Aerosol glue and vapors | Atlanta DUi lawyer

At the 1996 Session of the General Assembly, the legislators passed S.B. 560, which was codified as O.C.G.A. § 40-6-391(a)(3). S.B. 560 expanded O.C.G.A. § 40-6-391 to include in the crime of DUI driving under the influence of any glue, aerosol or other toxic vapor to the extent that it is less safe for the person to drive. To prove such cases, the State will need expert testimony to establish quantitative levels of such chemicals in sufficient quantities to cause “less safe” driving, not just the mere presence of toxic vapors in the suspect's blood. No “charts” or “per se” limits exist for toxic vapors, so don't allow scientifically unreliable evidence to convict your client. Cf. Carr v. State, 222 Ga. App. 776, 476 S.E.2d 75 (1996).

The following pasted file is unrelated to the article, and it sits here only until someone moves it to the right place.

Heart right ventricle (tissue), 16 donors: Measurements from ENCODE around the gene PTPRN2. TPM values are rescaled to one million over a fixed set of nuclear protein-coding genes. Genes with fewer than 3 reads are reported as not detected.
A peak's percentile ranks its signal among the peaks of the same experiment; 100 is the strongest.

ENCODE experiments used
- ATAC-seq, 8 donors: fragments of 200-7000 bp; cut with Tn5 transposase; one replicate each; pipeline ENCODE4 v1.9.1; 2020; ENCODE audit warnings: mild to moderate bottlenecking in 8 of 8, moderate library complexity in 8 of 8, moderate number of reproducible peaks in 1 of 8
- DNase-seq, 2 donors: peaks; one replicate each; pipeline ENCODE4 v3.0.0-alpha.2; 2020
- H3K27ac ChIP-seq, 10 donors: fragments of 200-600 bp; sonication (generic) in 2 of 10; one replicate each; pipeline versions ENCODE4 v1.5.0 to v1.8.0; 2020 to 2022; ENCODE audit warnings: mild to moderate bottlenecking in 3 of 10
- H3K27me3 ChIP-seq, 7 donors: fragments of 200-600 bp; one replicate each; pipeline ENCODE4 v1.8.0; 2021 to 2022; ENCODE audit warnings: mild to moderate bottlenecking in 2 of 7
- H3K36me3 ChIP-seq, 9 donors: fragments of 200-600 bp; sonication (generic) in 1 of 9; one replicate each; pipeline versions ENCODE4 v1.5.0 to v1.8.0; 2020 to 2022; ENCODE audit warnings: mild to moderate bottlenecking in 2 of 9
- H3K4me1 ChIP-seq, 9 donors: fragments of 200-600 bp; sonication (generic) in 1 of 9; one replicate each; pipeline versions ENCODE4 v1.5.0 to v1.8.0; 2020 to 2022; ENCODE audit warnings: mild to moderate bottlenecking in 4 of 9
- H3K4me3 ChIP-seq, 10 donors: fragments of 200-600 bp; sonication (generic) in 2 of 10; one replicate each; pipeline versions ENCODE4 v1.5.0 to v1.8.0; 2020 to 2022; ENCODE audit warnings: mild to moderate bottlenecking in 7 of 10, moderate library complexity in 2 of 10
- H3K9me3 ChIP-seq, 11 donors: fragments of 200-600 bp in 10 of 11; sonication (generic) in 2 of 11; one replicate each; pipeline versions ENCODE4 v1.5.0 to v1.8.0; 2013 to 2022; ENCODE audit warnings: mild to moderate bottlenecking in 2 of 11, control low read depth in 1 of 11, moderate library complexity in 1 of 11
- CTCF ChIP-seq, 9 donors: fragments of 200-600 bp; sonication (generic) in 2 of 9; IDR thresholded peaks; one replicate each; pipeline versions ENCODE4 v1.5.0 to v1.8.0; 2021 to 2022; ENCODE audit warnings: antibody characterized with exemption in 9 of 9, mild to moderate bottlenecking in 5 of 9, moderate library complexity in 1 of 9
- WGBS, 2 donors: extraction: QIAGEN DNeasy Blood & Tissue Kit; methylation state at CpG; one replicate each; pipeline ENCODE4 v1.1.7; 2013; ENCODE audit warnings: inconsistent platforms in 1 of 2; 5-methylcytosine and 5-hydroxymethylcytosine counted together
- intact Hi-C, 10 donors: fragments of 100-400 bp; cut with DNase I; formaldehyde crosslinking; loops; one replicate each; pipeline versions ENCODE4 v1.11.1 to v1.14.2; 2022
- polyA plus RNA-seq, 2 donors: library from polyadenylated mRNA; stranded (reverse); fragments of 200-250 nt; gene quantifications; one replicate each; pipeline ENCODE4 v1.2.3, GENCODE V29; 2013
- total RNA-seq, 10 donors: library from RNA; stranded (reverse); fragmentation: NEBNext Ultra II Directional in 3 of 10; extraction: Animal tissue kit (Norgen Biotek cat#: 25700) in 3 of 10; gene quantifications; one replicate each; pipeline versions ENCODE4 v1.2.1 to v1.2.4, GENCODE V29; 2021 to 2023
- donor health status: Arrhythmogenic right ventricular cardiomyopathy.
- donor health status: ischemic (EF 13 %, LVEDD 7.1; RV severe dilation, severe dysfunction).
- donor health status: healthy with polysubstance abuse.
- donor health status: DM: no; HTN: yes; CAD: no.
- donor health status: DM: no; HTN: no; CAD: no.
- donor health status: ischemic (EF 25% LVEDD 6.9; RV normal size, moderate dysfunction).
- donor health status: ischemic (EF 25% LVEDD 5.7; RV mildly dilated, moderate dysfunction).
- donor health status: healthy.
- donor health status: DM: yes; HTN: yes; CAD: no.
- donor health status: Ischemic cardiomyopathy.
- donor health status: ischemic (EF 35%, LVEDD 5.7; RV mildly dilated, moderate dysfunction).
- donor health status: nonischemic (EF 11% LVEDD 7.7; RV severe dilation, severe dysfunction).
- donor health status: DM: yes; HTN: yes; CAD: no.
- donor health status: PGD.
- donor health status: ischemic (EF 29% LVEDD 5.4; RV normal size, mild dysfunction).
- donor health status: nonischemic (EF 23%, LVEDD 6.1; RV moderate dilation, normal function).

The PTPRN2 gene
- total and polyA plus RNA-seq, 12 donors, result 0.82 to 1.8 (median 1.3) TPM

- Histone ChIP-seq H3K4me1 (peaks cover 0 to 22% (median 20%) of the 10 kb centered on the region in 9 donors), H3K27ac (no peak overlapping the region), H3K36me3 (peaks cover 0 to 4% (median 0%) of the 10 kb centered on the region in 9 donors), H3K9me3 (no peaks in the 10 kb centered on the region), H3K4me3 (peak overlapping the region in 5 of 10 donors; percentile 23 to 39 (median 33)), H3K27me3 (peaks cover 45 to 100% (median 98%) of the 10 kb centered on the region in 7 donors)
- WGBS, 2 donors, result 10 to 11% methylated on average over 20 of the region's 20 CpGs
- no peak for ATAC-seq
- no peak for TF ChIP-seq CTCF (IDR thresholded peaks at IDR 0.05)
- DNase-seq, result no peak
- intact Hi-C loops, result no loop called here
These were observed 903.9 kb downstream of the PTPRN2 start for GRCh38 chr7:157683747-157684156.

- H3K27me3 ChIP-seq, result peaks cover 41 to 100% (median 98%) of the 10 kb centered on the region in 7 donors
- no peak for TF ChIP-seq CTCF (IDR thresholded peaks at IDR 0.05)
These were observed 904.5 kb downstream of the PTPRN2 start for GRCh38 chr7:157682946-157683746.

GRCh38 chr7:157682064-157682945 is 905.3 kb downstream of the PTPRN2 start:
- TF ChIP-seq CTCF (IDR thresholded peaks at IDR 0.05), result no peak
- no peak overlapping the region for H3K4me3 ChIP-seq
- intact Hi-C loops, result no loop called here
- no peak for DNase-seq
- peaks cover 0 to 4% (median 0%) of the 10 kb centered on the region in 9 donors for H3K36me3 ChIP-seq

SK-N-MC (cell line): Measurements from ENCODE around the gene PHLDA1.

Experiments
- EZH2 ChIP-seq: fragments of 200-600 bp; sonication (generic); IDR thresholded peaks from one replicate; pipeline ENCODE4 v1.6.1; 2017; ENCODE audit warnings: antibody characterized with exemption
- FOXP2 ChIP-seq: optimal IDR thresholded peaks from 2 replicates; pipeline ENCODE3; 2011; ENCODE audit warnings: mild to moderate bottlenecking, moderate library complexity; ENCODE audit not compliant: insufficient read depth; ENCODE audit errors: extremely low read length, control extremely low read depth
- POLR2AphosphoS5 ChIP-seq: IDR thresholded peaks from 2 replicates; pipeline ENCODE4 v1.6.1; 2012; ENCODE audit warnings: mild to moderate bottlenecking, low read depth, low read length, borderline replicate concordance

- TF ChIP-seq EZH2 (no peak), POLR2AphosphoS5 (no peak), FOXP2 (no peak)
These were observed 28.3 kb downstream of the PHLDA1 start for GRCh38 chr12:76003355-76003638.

Once again, defense counsel must bring in an expert witness for the defense to refute any "wildcat" claims by GBI personnel that only a certain level of such chemicals in a blood test will cause "impairment." Defense counsel should challenge these claims based upon correlation to the time of driving, experience level and actual expertise of the GBI witness, or possibly based upon the client's incidental exposure to these "vapors" during work or at home. Contact an atlanta dui attorney for a free consultation.

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